Notably, Mr. Papadopoulos did not plead guilty to participating in any plot that involved “coordination.” The Paul Manafort and Rick Gates indictments charge fraud on the government through receipt of and failure to disclose payments from a pro-Russian Ukraine politician.

What to do? I believe that at a minimum, the public should get access to a carefully redacted copy of the FISA application and renewals, so we can see whether officials behaved unlawfully by misleading a court; and Mr. Mueller’s mandate should be defined in a way that conforms with the legal standard of his office.

 Both would go a long way toward assuring that we do more than talk about a “government of laws.”

Mr. Mukasey served as U.S. attorney general (2007-09) and a U.S. district judge (1988-2006).



By Frances Rice

When Special Counsel Robert Mueller was first appointed, we, the members of the National Black Republican Association, crafted a citizens’ petition to Congress with a call to terminate Mueller’s appointment, which was made in violation of the law and our Constitution.

Below is a reprint of the article I wrote, which includes the text of the petition which is also posted on this Blog site at:


By Frances Rice

 Photo: Robert S. Mueller, III by Charles Dharapak from the Associated Press

We must join forces and confront the peril we face from our Government.

I sounded the alarm bell in the below citizens’ petition that is also posted on the National Black Republican Association blog and that of Dr. Rich Swier about how an untenable precedent has been set for the Government to use its full power to subjugate us.

The essence of the petition is as follows:

Our laws and Constitution protect each of us from having our Government use our legal system to destroy us when we have not committed a crime. Unlike banana republics, we do not use our legal system to punish our political opponents, simply because we disagree with their ideology.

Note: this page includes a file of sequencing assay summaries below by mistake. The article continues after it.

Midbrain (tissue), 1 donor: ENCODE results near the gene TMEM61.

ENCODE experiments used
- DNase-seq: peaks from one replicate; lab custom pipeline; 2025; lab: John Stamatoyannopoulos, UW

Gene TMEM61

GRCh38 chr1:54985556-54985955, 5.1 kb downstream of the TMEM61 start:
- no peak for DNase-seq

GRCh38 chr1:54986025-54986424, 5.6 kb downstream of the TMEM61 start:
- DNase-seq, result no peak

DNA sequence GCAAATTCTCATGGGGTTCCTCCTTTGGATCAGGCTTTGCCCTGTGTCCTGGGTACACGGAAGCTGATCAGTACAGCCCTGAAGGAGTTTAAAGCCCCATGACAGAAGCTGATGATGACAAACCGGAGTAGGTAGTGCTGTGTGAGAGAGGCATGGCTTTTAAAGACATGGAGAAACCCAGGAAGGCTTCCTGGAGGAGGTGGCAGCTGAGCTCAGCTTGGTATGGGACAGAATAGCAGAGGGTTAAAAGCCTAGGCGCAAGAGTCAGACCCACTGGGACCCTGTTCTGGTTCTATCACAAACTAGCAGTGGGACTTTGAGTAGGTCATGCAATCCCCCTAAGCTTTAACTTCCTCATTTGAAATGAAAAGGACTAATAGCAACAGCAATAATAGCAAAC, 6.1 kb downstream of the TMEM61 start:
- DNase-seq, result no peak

The concern that prompted the appointment of the Special Counsel—a legal prosecutor—is whether Russia interfered in our election and the Trump campaign "colluded" with the Russians to do so. After months of national security investigations, no evidence of Trump campaign "collusion" with the Russians has ever been found.

Election interference and collusion are national security matters, not crimes, and no crimes were alleged when the Special Counsel was appointed, as is required by the law and our Constitution.

So, bottom line, this appointment violates federal laws, is contrary to our justice system and puts in jeopardy our Fourth Amendment right not to have our property and records seized in the absence of our having committed a crime.

If we fail to grasp the significance of what is happening and do not take action now to bring this travesty to a crashing halt, then we deserve to become a subjugated people.

This is a call to action--NOW!!


Special Counsel Recall And Accountability Petition (SCRAP)
We, citizens of America, herewith exercise our right to petition the Government for a redress of grievances guaranteed by the First Amendment to the United States Constitution, to wit: